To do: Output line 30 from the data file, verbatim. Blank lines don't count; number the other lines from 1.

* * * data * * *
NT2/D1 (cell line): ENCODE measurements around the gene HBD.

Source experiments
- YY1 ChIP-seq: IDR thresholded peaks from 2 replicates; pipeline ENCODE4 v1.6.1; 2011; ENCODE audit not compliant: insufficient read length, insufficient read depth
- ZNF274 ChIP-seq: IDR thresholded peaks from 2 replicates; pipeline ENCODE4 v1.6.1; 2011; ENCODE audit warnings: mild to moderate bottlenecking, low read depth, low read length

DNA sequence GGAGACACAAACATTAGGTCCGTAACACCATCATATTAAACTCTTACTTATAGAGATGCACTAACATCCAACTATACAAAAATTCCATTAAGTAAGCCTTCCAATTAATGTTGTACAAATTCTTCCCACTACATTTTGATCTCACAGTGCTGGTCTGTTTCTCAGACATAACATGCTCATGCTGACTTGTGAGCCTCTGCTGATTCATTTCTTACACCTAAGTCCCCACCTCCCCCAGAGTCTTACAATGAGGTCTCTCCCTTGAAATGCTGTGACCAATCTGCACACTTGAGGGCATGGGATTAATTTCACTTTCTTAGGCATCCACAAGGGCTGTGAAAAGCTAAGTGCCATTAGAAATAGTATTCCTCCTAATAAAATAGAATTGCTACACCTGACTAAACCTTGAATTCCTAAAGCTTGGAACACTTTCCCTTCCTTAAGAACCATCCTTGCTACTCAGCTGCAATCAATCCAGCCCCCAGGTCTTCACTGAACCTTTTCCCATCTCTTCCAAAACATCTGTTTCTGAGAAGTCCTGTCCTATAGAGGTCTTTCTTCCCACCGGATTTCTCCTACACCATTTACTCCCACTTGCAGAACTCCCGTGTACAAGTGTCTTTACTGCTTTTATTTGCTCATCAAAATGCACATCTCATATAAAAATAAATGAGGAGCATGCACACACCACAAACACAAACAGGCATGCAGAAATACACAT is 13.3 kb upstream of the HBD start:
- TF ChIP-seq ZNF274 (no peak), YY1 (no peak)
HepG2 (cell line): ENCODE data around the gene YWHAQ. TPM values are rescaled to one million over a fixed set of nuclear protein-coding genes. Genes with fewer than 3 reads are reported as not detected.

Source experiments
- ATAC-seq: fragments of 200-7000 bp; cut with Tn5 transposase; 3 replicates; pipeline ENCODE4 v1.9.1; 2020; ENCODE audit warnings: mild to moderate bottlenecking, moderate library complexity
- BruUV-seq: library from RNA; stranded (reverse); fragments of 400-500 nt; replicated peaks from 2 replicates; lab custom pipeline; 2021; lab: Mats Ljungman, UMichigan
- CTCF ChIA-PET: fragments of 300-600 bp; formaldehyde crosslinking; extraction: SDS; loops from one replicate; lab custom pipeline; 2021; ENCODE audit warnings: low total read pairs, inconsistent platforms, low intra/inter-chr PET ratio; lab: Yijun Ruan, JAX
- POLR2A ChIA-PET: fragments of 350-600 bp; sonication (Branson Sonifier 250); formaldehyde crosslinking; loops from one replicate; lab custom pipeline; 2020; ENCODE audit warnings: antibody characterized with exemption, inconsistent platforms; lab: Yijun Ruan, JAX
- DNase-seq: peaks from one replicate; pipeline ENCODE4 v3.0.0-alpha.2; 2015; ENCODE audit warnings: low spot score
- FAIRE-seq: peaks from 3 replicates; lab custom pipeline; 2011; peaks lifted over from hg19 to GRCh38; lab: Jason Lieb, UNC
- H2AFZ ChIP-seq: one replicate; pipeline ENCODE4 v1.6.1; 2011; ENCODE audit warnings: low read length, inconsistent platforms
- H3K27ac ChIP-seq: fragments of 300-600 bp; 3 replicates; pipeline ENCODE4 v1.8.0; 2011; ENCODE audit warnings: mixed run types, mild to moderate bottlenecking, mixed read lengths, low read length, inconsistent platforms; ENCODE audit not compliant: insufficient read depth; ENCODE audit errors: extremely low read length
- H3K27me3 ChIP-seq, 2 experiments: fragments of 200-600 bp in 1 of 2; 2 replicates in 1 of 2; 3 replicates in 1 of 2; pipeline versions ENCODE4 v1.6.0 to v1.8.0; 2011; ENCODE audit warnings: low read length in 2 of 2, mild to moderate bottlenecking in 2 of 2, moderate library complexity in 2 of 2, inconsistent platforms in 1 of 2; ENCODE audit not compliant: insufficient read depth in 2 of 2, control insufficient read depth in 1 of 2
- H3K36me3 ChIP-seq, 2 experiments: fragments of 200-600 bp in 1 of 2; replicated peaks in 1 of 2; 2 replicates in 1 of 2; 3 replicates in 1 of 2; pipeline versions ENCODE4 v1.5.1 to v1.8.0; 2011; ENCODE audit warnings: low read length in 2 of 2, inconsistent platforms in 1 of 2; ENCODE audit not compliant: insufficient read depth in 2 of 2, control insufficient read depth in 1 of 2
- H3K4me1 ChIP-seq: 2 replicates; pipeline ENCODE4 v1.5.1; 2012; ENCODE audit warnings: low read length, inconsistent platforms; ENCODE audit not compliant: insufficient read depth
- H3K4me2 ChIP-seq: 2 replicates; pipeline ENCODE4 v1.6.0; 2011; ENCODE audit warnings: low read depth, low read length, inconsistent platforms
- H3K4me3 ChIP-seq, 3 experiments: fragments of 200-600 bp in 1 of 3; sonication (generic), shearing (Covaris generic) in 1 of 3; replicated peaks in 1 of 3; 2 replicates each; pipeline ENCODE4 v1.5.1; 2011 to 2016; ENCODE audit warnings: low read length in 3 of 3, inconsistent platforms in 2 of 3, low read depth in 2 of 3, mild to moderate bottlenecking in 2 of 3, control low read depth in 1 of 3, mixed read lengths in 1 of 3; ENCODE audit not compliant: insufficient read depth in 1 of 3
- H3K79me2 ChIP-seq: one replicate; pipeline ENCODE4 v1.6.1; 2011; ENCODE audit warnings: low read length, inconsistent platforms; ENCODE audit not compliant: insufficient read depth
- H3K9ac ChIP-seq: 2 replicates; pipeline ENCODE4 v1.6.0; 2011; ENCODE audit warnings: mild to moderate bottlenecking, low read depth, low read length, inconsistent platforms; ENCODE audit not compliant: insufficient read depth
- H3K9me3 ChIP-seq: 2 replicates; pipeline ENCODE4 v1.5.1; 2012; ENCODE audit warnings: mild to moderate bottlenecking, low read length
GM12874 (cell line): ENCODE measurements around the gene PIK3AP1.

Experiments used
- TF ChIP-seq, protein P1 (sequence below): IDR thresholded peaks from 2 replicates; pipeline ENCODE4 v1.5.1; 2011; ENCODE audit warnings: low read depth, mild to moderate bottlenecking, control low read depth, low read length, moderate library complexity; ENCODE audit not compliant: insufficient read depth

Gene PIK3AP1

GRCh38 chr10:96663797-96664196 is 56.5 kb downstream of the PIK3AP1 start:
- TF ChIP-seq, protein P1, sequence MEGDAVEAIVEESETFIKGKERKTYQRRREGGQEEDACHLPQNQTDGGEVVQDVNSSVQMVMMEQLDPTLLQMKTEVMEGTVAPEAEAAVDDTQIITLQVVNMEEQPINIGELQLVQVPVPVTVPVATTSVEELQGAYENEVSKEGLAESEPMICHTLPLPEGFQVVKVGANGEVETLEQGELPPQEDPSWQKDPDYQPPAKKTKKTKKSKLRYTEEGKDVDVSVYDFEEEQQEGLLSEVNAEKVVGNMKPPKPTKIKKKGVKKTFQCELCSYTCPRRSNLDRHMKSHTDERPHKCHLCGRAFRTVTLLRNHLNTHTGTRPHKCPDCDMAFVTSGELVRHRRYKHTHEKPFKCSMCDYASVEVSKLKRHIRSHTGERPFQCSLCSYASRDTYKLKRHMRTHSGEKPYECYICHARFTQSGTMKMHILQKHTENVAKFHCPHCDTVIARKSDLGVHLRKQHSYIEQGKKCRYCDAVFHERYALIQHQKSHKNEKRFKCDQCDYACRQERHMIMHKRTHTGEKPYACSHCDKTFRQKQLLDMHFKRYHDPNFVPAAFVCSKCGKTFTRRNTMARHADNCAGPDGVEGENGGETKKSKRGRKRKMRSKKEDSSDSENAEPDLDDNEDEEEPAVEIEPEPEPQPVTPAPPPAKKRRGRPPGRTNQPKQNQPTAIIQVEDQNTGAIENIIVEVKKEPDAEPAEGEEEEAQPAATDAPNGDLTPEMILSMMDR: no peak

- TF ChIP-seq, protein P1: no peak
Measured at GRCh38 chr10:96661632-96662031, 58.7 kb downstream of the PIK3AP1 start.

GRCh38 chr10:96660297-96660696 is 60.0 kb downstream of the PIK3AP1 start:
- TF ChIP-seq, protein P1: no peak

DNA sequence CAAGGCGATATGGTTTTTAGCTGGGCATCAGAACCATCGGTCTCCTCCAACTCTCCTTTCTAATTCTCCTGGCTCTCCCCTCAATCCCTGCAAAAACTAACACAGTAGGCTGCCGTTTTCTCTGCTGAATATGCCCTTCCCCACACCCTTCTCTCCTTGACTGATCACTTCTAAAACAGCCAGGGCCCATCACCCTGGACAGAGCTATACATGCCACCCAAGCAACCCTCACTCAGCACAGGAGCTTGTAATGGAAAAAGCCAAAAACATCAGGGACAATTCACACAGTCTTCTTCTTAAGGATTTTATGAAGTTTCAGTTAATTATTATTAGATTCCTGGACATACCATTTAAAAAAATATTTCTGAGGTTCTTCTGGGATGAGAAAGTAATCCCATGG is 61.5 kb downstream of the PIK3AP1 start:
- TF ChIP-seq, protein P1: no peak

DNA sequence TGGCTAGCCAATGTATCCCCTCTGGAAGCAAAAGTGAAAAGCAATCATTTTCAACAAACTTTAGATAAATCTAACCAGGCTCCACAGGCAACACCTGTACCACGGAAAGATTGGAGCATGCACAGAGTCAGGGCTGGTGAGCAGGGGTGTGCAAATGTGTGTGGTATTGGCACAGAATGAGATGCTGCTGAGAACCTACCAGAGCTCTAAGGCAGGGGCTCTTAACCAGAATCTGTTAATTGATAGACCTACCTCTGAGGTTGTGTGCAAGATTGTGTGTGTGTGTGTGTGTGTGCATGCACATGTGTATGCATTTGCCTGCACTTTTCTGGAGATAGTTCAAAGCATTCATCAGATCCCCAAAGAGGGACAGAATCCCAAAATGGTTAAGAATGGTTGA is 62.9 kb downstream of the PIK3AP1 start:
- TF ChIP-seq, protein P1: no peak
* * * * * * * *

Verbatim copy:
- TF ChIP-seq, protein P1, sequence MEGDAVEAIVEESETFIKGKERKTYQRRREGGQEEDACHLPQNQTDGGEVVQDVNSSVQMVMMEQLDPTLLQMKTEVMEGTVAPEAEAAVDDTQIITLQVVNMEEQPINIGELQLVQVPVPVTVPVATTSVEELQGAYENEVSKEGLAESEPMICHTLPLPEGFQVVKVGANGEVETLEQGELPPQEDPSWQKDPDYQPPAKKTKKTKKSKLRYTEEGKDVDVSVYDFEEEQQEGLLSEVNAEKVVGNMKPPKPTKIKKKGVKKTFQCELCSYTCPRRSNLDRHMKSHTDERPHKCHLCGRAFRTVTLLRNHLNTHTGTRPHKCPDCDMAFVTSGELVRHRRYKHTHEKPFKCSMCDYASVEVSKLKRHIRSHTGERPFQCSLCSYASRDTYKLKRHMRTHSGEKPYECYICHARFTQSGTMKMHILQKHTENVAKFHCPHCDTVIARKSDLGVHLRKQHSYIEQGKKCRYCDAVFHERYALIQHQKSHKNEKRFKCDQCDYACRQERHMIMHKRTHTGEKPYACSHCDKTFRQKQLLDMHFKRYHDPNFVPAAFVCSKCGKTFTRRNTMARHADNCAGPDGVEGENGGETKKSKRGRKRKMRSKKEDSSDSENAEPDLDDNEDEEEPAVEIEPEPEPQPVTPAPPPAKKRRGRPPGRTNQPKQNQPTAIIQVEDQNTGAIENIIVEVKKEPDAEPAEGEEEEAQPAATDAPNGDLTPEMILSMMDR: no peak